“Keep Austin Weird” is a current that pulses through the life of this university town in the heart of Texas. The state’s capital comes with a bohemian vibe and a booming technology industry. Its vibrant music, arts, and film scenes bring together an eclectic mix of students, high-tech professionals, artists, and a constant stream of tourists. Between 1990 and 2000, Greater Austin experienced rapid growth: its population leapt 48 percent and the number of immigrants tripled. Thanks to a thriving economy, 1.8 million people call the Austin area home.
Immigrant communities have long been a part of Austin’s history. According to the Austin History Center, Asian immigrants from China began arriving in the pioneer town as early as the 1870s. A century later, newcomers were drawn to the city in record numbers, attracted by the technology industry and the University of Texas at Austin. These communities soon built new places of worship, transforming the religious landscape of the city. Today in Greater Austin, there are six Hindu temples, three Sikh gurdwaras, nearly ten mosques, and close to twenty-five Buddhist centers, including Tibetan, Zen, Shambhala, Nicheren, Ch’an, and Humanistic Buddhist communities.
New religious movements have not been afraid to add their own rhythms to the city, alongside more established traditions. Just north of downtown, along Guadalupe Street, a Baptist Church and Church of Scientology sit side by side. A block away, Texas Hillel is flanked by a Mormon temple and Catholic parish; a short walk further north, a Brahma Kumeris center makes its home.
Pagan groups, currently fourteen in all, have begun forming in recent years, mostly since 2000. North and South Austin Pagans each serve one side of the Colorado River; both organizations boast 300 members and meet monthly. A number of small groves, covens, and circles also represent a range of earth-based spiritualities, including Wiccan, Druidic, Gaelic Celtic, Asatruar, Germanic Heathen, and Shamanic paths.
Austin area atheists and secular humanists are also organizing, with ten groups established since 1996. The Rational Response Squad and Atheist Volunteers, a group of “friendly neighborhood atheist activists,” lead community service projects to shake the stereotype that atheists are amoral by living out their values.
The annual Interfaith Arts and Music Festival is a fitting example of engagement of religious diversity in a city home to great music outlets such as South By Southwest and Austin City Limits. The Festival provides Austinites from all faith traditions and none with opportunities “to experience spiritually inspired art and music” from around the world. It is one of nearly twenty initiatives in the city that seek to promote respect and understanding.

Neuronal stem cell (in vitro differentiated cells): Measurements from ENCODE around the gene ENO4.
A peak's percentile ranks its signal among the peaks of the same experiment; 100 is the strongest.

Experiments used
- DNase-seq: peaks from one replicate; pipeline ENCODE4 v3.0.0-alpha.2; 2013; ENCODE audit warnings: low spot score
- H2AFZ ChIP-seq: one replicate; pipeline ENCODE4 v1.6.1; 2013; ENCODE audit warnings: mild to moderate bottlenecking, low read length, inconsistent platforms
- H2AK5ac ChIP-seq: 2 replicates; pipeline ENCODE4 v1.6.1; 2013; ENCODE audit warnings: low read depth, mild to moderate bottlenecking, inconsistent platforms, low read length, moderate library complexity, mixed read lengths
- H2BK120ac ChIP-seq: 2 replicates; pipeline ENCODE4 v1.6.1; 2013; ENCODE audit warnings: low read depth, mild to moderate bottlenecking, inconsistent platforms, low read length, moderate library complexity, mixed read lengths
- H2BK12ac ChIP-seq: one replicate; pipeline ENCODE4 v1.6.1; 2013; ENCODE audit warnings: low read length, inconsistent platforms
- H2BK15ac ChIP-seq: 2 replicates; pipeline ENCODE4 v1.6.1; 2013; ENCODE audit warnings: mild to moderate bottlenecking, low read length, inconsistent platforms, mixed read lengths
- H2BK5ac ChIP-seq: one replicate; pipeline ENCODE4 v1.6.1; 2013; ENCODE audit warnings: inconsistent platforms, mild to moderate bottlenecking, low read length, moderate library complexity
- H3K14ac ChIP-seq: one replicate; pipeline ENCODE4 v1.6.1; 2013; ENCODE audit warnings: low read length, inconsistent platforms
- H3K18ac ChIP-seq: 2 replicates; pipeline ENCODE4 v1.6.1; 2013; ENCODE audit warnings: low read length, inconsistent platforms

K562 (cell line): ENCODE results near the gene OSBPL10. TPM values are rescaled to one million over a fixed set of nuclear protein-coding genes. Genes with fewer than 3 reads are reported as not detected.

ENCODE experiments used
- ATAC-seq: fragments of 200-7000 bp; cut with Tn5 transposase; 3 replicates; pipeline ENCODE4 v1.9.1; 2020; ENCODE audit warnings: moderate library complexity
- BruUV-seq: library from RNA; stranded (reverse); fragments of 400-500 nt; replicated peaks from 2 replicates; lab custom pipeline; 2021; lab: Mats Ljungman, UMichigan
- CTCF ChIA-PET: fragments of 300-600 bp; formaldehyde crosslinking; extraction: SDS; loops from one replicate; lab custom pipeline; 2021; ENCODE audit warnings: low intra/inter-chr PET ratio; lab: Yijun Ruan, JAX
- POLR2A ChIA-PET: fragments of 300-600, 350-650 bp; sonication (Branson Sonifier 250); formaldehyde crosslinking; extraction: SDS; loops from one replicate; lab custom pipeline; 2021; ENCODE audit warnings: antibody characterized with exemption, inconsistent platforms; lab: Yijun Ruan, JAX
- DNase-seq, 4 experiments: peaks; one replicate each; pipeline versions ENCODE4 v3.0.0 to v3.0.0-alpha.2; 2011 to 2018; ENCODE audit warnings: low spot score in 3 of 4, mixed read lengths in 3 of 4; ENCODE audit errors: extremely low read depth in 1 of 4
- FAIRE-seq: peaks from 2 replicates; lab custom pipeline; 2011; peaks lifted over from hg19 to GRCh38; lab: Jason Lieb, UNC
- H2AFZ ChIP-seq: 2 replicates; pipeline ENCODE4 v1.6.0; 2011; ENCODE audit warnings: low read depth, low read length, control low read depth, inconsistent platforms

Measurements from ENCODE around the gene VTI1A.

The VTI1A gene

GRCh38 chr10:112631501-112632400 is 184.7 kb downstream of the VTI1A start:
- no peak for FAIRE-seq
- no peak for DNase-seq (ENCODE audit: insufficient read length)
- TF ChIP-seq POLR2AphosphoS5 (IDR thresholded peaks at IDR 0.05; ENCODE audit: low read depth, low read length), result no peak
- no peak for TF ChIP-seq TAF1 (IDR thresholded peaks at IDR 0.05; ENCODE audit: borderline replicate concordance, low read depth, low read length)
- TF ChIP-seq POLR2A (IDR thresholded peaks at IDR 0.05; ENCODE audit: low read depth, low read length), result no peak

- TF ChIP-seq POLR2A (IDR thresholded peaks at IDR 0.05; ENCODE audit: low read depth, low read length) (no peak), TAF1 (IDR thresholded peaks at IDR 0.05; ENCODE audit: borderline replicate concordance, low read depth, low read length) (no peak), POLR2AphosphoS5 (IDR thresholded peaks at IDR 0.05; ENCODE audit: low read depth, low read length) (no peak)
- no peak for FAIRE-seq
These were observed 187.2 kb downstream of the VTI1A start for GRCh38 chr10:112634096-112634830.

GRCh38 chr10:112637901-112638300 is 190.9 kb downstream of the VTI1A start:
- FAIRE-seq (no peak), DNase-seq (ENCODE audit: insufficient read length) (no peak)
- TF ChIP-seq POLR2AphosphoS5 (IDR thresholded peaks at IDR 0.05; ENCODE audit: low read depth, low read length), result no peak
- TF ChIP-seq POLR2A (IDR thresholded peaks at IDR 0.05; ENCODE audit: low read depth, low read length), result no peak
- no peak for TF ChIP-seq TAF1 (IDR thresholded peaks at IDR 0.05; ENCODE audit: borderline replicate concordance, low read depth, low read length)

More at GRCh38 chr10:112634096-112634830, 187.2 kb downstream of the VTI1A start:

The Live Music Capital of the World embodies a daily rhythm inspired by the many diverse communities that call Austin home. Efforts like the Islam 101 course taught by a group of Muslim professionals via the Austin Network for Islamic Studies is just one example of how Austinites diverse communities are sharing their own distinct songs—and learning from each other—as the beat goes on.
Austin has been the capital of Texas since 1845 when the state was annexed into the United States. The city is known as a progressive community, with a vital creative class, and the slogan “Keep Austin Weird.” South by Southwest (SXSW), one of the largest music and film festivals in the world, annually attracts over 2,000 performers and 20,000 fans to the city. The 23rd Street Renaissance Market, located near the Lyndon Baines Johnson Presidential Library, is celebrating its fourth decade of supporting the work of local artisans.
Austin, a city of just over 790,000 people, supports over twenty interfaith organizations. Many of these interfaith groups reflect the city’s identity as a center for arts, education, and social action. Two prominent interfaith organizations in Austin are Interfaith Action of Central Texas (iACT), focused on the essential need for dialogue, service, and celebration, and Austin Interfaith, a coalition of schools, unions, and congregations working together on justice issues. Austin is home to local branches of regional organizations, such as the Institute of Interfaith Dialogue, affiliated with the Gülen Movement, and national groups such as Interfaith Power and Light and Family Promise. In addition to more traditional interfaith groups, Austin’s Wiccan Interfaith Council International works across diverse groups in the Wiccan community to build greater awareness of “the Olde Religion.”
Promising Practices and Leadership Profiles
Case Study: Cultivating Change
Directory of Religious Centers in Austin
The Pluralism Project is no longer updating its directory of religious centers outside of Boston, but you can find an archive of the Austin directory here.